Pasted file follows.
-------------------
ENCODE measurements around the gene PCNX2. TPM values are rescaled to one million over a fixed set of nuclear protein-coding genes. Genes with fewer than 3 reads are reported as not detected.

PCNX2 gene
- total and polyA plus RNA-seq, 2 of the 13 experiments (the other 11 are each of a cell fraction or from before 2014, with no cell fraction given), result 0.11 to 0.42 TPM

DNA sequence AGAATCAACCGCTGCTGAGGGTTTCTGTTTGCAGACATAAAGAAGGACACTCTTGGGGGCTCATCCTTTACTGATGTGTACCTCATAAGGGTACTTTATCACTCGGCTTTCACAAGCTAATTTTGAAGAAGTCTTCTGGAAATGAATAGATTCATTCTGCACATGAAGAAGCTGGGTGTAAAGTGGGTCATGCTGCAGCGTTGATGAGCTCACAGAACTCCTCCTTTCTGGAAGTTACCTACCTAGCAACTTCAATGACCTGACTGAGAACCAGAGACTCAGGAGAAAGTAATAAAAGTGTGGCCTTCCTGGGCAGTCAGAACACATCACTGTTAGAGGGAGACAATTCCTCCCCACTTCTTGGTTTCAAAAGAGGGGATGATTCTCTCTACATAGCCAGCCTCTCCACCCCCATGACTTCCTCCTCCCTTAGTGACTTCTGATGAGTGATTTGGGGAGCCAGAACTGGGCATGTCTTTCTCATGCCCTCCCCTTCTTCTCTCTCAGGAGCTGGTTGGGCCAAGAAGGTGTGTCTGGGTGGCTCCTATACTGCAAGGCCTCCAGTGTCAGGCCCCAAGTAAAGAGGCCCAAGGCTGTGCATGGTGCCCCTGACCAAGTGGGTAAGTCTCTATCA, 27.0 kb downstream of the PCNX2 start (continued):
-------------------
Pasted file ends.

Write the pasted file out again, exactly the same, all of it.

ENCODE measurements around the gene PCNX2. TPM values are rescaled to one million over a fixed set of nuclear protein-coding genes. Genes with fewer than 3 reads are reported as not detected.

PCNX2 gene
- total and polyA plus RNA-seq, 2 of the 13 experiments (the other 11 are each of a cell fraction or from before 2014, with no cell fraction given), result 0.11 to 0.42 TPM

DNA sequence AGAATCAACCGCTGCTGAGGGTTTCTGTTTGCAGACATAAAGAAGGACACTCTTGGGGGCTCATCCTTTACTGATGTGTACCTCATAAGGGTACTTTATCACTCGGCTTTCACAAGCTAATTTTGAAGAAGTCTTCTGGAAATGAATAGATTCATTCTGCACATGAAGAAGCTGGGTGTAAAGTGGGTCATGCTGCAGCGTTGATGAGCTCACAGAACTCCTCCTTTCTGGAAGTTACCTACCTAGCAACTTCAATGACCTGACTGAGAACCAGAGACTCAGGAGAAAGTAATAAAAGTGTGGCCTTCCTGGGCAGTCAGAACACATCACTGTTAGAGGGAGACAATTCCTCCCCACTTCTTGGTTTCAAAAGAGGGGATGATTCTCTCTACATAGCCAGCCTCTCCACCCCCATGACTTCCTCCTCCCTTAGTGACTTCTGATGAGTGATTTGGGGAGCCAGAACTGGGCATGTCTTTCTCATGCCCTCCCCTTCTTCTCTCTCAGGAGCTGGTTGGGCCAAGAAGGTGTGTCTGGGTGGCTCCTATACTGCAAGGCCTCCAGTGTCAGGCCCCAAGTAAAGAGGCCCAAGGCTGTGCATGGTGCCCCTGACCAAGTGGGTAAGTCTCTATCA, 27.0 kb downstream of the PCNX2 start (continued):